President Donald Trump has harnessed the power of social media, particularly via Twitter using his @realDonaldTrump account, in a way not contemplated by traditional political and policy strategies. For the first time in history, a president not only has the means to communicate to the public directly, unfiltered, and in real time, but also has a clear preference in doing so. Much has been written about Trump’s proclivity for tweeting, including his ability to drive a news cycle in 140 characters, his tone and manner, the phone he tweets from, and even what time he starts tweeting in the morning.

Lost in these observations are some important, albeit seemingly mundane, legal considerations. For example, at 11:57 am on January 21, 2017, the day after his Inauguration, President Trump tweeted, “I am honered [sic] to serve you, the great American People, as your 45th President of the United States!”.

Trump_tweet

Shortly thereafter, and presumably because of the spelling error, that tweet was deleted and a new message was re-posted without the error onto the @POTUS account.

When the deleted tweet was first reported, I, like many others, thought it was of no moment. In my mind, it was nothing more than the correction of a minor spelling mistake, a simple human error, and something President Trump had done occasionally in the past while a candidate and during the presidential transition period. As some reporters have pointed out, however, President Trump may have violated the Presidential Records Act of 1978, 44 U.S.C. 22 §§ 2201-2209 (“PRA”) when he deleted that tweet. According to Politwoops, a project of Propublica that archives the deleted tweets of public officials, the President has deleted six tweets since being sworn-in. Arguably, each deletion is a violation of the PRA. The tweets of Donald Trump belong to him, but the tweets of President Donald Trump belong to us, the American people, and the PRA requires that he preserve them, spelling mistakes and all.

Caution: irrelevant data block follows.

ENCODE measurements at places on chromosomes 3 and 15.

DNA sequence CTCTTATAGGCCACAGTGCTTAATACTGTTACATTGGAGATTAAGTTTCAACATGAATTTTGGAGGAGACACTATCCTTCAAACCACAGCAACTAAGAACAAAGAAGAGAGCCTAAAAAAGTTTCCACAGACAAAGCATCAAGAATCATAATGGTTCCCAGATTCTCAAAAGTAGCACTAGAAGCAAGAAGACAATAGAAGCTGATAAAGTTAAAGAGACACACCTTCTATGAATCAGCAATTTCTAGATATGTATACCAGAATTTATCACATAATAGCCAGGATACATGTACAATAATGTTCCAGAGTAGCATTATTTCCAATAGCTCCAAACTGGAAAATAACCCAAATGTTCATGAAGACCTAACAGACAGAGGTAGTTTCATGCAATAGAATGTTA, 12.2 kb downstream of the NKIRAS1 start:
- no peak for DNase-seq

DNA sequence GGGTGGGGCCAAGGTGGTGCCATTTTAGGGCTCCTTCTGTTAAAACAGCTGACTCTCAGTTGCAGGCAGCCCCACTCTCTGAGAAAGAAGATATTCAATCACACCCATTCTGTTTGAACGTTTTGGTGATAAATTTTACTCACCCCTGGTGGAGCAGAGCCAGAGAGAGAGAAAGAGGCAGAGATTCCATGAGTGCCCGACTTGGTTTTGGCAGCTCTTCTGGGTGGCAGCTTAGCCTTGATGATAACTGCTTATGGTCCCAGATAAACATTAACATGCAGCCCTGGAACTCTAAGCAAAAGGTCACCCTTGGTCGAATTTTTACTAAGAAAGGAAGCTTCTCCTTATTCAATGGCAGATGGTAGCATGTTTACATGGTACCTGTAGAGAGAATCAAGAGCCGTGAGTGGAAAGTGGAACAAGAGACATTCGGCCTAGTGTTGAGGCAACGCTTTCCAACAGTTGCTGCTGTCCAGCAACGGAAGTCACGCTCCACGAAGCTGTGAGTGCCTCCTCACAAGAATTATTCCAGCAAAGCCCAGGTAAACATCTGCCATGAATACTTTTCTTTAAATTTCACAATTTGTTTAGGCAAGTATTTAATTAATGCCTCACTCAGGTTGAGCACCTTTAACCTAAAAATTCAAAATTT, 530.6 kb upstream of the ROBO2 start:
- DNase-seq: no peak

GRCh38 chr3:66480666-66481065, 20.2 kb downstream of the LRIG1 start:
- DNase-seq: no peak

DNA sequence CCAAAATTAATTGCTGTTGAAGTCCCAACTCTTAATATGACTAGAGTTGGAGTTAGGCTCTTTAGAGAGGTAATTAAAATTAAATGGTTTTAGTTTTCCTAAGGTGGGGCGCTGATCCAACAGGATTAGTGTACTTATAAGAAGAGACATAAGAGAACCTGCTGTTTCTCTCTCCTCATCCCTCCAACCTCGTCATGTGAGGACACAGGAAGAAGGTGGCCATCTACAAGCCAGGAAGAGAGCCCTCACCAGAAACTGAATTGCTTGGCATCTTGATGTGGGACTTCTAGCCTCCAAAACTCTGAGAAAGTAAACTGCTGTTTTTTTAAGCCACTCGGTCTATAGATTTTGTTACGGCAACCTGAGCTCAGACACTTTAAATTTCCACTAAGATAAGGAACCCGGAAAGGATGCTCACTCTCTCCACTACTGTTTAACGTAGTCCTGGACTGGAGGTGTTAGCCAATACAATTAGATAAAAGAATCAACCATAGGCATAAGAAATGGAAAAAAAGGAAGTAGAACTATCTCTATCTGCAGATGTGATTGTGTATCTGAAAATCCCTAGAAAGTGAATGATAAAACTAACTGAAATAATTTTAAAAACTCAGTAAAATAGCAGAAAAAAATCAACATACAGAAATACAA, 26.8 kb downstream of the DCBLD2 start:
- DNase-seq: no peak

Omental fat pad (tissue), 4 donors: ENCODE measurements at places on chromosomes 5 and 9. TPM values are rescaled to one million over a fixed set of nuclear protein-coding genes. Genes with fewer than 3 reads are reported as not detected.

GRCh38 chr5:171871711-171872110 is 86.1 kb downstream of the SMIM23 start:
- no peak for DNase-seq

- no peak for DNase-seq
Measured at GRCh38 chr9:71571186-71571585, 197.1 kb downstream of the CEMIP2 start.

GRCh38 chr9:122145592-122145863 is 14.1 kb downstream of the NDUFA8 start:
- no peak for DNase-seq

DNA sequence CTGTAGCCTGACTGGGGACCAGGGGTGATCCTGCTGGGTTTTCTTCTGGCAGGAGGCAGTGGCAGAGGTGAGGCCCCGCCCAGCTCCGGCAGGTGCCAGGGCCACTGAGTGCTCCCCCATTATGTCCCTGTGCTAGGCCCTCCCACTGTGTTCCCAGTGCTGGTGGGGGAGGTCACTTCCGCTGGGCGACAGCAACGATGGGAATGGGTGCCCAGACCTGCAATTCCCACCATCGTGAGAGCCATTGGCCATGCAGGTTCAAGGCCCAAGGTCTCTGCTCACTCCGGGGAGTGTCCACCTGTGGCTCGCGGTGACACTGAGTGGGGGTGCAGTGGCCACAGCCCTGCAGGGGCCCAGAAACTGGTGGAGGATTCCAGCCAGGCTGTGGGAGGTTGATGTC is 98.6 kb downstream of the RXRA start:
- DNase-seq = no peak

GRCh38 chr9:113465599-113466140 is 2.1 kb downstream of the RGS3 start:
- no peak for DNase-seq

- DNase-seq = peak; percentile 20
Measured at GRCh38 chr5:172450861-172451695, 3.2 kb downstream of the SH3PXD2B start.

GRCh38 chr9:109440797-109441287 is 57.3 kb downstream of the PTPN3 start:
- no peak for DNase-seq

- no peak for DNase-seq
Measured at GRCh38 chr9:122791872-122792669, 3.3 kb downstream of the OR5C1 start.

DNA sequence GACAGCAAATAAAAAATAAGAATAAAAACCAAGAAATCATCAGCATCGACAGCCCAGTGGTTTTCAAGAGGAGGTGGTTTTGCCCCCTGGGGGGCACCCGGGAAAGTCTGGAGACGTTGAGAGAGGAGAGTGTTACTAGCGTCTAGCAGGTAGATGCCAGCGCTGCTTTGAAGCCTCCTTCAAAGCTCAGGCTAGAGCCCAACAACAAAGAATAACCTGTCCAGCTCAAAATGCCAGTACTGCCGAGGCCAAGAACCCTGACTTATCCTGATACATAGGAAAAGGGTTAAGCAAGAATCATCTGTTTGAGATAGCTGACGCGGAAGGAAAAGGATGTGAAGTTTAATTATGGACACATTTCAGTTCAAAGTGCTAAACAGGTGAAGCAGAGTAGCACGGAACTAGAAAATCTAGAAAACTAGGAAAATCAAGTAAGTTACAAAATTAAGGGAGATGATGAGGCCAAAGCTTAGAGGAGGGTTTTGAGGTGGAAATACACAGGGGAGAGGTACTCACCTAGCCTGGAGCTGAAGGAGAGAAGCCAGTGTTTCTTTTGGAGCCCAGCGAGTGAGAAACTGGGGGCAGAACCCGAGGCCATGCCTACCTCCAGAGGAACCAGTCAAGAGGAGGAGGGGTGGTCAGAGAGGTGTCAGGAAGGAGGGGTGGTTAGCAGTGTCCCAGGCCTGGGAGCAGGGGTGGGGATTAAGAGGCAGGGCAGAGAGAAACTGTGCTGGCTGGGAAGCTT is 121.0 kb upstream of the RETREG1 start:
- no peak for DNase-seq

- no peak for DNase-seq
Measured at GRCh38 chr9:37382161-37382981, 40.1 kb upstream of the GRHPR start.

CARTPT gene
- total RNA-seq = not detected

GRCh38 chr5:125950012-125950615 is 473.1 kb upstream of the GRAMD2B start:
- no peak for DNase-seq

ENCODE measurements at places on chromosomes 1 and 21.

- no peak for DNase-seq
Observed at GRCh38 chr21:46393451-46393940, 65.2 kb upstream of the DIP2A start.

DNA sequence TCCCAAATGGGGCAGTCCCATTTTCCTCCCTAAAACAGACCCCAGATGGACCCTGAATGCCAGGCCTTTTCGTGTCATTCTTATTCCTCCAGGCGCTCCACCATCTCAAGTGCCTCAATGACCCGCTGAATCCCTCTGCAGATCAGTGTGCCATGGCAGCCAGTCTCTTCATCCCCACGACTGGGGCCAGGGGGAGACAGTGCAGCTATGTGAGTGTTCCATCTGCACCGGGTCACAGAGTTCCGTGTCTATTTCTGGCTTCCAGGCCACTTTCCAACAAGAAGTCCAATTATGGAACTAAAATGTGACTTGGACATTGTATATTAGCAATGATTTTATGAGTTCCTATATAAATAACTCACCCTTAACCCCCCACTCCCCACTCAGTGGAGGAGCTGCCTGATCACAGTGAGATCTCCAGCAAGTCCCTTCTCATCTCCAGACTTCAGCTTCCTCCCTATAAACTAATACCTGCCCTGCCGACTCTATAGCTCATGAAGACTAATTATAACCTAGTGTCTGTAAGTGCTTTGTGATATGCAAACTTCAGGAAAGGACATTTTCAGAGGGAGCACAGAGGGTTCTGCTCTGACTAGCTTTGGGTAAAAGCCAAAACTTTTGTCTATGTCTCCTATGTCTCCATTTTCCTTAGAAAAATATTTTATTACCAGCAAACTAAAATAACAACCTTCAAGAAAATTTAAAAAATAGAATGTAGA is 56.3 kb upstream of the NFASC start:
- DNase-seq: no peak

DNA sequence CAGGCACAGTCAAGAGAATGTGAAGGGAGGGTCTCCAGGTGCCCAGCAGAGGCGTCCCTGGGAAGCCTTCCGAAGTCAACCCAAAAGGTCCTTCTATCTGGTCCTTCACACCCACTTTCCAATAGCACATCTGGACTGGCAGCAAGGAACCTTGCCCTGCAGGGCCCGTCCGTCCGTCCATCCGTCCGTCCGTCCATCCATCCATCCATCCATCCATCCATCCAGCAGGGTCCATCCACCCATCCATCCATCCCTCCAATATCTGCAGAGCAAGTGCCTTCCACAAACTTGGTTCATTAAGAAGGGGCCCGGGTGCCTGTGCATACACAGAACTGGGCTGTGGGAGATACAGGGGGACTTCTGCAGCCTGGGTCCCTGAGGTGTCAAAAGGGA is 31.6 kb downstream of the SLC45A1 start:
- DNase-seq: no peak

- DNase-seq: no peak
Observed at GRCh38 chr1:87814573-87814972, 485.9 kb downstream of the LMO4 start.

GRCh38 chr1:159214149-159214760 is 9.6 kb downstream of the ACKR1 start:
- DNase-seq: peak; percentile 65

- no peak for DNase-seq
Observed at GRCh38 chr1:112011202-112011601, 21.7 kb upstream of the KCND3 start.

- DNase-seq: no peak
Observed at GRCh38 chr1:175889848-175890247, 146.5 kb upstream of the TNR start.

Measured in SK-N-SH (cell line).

At Cause of Action Institute, we work to expose instances of when and where the government fails to comply with the laws to which it is bound and fight to ensure that the government adheres to that which is required of it. Over the coming days and weeks, we will be addressing various legal implications of the use of social media platforms by President Trump, Vice President Pence, and their respective staffs, including:

  • A discussion on how the tweets and other social media communications of President Trump, Vice President Pence, and their staff are subject to the PRA.
  • The legal status of “official” versus “unofficial” or “personal” accounts of President Trump, Vice President Pence, and their staff.
  • Best practices and considerations for social media use by the White House.
  • Considerations regarding the separation of public social media resources and campaign social media resources.
  • And other legal issues as they arise.

Any questions, commentary, or criticisms? Please e-mail me at kara.mckenna@causeofaction.org.

Kara McKenna is a Senior Law Clerk at Cause of Action Institute. 

Kara is admitted only in New York and New Jersey. Practice limited to matters and proceedings before federal courts and agencies.